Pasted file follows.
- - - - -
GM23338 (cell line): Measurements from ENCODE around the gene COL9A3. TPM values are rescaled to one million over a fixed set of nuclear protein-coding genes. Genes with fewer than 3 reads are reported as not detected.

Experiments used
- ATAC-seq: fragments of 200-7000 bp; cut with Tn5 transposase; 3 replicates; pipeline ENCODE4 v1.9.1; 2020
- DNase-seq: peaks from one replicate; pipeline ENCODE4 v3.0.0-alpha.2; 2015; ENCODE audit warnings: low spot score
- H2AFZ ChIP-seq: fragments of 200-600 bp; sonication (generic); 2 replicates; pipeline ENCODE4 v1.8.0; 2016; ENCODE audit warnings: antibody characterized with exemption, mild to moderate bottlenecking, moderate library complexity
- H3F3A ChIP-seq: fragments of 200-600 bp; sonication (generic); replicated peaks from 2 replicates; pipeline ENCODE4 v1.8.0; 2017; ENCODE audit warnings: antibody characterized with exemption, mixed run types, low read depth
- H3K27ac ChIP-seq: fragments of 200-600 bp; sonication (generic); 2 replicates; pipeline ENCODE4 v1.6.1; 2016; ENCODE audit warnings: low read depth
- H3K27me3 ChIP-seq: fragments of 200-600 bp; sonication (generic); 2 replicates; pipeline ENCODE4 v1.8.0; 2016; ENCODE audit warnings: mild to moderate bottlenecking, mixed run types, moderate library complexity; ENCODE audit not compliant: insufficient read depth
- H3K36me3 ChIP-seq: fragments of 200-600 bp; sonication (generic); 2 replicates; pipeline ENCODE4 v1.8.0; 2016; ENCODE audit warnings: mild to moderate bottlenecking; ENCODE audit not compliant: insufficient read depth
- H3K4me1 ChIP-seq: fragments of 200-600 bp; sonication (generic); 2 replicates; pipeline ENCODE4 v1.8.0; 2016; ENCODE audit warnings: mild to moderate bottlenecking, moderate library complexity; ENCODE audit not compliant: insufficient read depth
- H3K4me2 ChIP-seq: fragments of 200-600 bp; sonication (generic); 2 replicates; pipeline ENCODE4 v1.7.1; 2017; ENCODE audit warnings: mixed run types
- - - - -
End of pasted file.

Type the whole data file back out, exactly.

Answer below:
GM23338 (cell line): Measurements from ENCODE around the gene COL9A3. TPM values are rescaled to one million over a fixed set of nuclear protein-coding genes. Genes with fewer than 3 reads are reported as not detected.

Experiments used
- ATAC-seq: fragments of 200-7000 bp; cut with Tn5 transposase; 3 replicates; pipeline ENCODE4 v1.9.1; 2020
- DNase-seq: peaks from one replicate; pipeline ENCODE4 v3.0.0-alpha.2; 2015; ENCODE audit warnings: low spot score
- H2AFZ ChIP-seq: fragments of 200-600 bp; sonication (generic); 2 replicates; pipeline ENCODE4 v1.8.0; 2016; ENCODE audit warnings: antibody characterized with exemption, mild to moderate bottlenecking, moderate library complexity
- H3F3A ChIP-seq: fragments of 200-600 bp; sonication (generic); replicated peaks from 2 replicates; pipeline ENCODE4 v1.8.0; 2017; ENCODE audit warnings: antibody characterized with exemption, mixed run types, low read depth
- H3K27ac ChIP-seq: fragments of 200-600 bp; sonication (generic); 2 replicates; pipeline ENCODE4 v1.6.1; 2016; ENCODE audit warnings: low read depth
- H3K27me3 ChIP-seq: fragments of 200-600 bp; sonication (generic); 2 replicates; pipeline ENCODE4 v1.8.0; 2016; ENCODE audit warnings: mild to moderate bottlenecking, mixed run types, moderate library complexity; ENCODE audit not compliant: insufficient read depth
- H3K36me3 ChIP-seq: fragments of 200-600 bp; sonication (generic); 2 replicates; pipeline ENCODE4 v1.8.0; 2016; ENCODE audit warnings: mild to moderate bottlenecking; ENCODE audit not compliant: insufficient read depth
- H3K4me1 ChIP-seq: fragments of 200-600 bp; sonication (generic); 2 replicates; pipeline ENCODE4 v1.8.0; 2016; ENCODE audit warnings: mild to moderate bottlenecking, moderate library complexity; ENCODE audit not compliant: insufficient read depth
- H3K4me2 ChIP-seq: fragments of 200-600 bp; sonication (generic); 2 replicates; pipeline ENCODE4 v1.7.1; 2017; ENCODE audit warnings: mixed run types